The coach valens continued to work at C9 as an analyst, and at the end of 2019, he took over the same position at Evil Geniuses. He also plays for the ex-Recon 5 stack, which climbed to 125th place in the world rankings according to HLTV.
But even during all the challenges in the CS:GO pro scene, Cloud9 has never ceased to be a leading esports organization: its players, teams, and streamers in different disciplines are constantly achieving success. The club's publicity and media presence attract such global brands as Microsoft, BMW, AT&T, Red Bull, and PUMA. An incredible fall merch collaboration was made with the latter.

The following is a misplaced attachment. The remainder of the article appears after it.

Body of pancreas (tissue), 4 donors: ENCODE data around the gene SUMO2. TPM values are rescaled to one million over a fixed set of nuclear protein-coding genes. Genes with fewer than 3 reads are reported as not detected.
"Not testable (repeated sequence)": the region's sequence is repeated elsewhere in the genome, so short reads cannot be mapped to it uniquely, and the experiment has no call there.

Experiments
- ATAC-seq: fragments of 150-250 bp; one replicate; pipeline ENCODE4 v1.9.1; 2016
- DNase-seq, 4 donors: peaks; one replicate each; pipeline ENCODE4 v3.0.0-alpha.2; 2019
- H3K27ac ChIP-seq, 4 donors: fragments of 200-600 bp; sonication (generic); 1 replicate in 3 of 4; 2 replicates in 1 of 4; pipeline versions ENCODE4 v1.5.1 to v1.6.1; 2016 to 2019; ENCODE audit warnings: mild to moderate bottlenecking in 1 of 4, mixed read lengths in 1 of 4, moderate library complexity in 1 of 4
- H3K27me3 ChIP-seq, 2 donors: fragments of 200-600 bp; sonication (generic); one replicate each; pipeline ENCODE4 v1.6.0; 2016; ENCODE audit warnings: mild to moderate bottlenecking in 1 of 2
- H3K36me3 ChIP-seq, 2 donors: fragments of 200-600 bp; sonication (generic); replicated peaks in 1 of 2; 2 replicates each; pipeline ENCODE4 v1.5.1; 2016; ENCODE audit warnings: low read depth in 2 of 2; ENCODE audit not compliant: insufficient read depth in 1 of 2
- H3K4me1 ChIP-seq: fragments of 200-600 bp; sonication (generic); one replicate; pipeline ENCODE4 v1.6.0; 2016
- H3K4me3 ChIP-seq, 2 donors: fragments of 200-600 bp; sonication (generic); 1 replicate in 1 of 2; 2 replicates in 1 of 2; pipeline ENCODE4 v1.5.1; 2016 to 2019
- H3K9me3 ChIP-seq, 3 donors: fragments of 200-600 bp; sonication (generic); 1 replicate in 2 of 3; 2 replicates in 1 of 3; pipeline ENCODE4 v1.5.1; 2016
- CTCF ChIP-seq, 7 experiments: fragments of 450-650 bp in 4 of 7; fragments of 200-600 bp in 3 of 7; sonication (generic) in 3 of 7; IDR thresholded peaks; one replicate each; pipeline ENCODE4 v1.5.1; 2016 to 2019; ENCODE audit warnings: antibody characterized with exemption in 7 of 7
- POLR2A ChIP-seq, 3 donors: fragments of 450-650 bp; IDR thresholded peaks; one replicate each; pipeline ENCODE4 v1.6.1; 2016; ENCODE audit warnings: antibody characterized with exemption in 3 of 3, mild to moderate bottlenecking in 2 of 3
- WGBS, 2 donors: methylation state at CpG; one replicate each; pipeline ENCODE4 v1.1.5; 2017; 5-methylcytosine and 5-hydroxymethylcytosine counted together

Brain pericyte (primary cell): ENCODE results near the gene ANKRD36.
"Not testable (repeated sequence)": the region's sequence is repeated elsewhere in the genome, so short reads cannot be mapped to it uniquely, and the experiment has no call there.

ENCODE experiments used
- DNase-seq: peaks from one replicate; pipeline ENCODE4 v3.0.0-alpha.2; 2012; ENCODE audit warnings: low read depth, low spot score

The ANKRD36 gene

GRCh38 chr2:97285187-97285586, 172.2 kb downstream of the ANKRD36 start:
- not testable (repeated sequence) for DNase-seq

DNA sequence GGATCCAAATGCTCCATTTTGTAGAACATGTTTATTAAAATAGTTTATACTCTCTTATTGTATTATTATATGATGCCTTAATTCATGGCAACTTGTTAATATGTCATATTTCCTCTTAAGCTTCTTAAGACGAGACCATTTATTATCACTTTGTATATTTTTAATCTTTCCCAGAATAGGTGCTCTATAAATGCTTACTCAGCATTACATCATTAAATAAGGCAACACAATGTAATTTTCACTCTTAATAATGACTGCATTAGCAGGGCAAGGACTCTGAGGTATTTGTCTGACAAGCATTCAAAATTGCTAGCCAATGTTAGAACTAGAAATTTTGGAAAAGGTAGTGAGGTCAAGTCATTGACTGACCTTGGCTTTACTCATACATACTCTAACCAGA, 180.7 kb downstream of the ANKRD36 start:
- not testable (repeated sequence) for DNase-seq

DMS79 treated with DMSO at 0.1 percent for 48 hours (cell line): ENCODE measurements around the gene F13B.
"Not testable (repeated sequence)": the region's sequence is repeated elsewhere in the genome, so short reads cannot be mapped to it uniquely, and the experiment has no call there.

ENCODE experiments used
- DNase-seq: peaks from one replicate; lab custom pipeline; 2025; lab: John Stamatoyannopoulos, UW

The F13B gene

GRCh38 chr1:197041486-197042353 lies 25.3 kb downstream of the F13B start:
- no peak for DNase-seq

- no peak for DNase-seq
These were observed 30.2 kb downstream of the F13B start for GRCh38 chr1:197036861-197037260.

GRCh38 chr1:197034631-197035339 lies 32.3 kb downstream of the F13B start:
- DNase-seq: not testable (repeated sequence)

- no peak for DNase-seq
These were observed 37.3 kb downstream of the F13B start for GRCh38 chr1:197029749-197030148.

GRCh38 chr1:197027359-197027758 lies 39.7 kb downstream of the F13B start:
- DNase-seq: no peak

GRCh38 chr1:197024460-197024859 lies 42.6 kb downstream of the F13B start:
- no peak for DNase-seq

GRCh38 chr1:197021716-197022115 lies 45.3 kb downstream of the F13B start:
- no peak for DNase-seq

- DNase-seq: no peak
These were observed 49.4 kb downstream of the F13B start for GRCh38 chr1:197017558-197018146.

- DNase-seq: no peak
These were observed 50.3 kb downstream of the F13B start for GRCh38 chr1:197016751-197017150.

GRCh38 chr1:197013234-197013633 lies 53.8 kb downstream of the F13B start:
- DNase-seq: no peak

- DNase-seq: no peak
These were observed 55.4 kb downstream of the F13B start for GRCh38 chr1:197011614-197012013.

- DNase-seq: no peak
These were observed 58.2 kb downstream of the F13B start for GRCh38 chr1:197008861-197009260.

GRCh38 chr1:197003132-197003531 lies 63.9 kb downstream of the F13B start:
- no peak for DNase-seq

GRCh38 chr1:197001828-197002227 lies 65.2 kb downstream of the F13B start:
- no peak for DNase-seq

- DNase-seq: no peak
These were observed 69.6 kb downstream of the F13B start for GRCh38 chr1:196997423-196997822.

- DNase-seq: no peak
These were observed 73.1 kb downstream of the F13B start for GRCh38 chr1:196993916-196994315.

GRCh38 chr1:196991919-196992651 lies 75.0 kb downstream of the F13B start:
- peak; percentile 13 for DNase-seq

With such a scale and ambition to be the best at everything, it's no surprise that management and shareholders are willing to spend any resources to build an elite team in one of the core esports disciplines. The recent successes of the neighbors in the region in the face of Team Liquid, Complexity Gaming, and Evil Geniuses may be an eyesore to Jack Etienne. For someone as ambitious as he is, repeating the success of 2018 is unlikely to be enough. He is not Jason Lake, who has been waiting too long. He is used to winning and being the best.
Whether HenryG can build the best team possible for him, time will tell. But no one can reproach them for not trying. The name obliges.